Few animals have had a more troubled relationship with humans over the years than gray wolves. Over decades of government-sanctioned eradication spurred by ranchers, the species had been virtually eliminated from the United States. In recent years, however, with heightened awareness of the importance of predators in an ecosystem, wolves have been allowed to slowly recover -- even garnering protection under the Endangered Species Act.
But what happens when a recouping pack of gray wolves make a meal of some livestock on public land? The government orders all of them to be shot on sight.
Bill McIrvine, owner of Diamond M Ranch in northern Washington, has a lease agreement with the state to graze his cattle on a plot of public forest. Yet when the rancher learned that the land was also inhabited by a pack of gray wolves, and that several of his cows had been killed by the endemic predators, he demanded that the government take lethal action.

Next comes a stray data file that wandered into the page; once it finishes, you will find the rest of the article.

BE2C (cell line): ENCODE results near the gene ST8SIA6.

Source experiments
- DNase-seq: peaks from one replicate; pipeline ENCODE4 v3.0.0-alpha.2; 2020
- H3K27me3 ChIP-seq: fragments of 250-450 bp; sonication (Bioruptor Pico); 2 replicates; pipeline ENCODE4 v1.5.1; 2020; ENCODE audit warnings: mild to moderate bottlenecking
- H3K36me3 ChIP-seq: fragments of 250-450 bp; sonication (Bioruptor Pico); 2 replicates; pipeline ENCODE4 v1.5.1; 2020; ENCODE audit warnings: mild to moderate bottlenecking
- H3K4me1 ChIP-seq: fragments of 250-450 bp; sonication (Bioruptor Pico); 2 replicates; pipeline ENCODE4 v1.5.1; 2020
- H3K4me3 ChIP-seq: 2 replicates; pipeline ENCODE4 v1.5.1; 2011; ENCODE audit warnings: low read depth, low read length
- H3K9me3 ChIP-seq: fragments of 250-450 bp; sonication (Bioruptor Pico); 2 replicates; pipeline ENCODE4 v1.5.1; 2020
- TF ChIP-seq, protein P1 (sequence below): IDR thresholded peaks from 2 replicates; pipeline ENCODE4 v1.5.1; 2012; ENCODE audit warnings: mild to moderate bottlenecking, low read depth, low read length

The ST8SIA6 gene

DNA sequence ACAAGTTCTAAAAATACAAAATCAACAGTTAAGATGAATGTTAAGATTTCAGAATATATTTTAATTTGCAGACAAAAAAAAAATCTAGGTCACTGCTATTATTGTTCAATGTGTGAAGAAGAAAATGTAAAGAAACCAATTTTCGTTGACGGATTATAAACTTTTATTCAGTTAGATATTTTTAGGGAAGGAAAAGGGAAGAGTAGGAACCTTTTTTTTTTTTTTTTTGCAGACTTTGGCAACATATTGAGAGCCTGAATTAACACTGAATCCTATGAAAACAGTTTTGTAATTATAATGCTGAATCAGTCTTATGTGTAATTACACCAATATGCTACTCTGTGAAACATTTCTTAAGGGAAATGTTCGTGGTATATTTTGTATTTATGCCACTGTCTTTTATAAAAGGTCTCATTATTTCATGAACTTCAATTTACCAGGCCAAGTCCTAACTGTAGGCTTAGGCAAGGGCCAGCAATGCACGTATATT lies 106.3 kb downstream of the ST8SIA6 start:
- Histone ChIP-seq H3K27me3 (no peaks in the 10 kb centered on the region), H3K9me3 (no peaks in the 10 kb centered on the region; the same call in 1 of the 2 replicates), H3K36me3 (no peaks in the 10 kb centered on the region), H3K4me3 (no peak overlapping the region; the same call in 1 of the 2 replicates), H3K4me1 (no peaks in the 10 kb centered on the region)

And in a surprise ruling, harkening back to a darker time when wolves were dealt with unsympathetically at the behest of ranching interests, the government agreed to kill the pack.
According to KRISTV, the troubling cull was deemed necessary because the pack had become too dependent of livestock. The wolves' death sentence is likely to come as some relief to McIrvine, who in an earlier interview, said that he believed "radical environmental groups are conspiring to introduce wolves in order to force ranchers off public lands."
Not only will [McIrvine] be allowed to keep grazing his cattle on leased national forest land, but state sharpshooters will spend as long as it takes to kill the wolf pack.
Gray wolves were eliminated as a breeding species in Washington by the 1930s, but they have since migrated to Washington from Idaho, Oregon and British Columbia.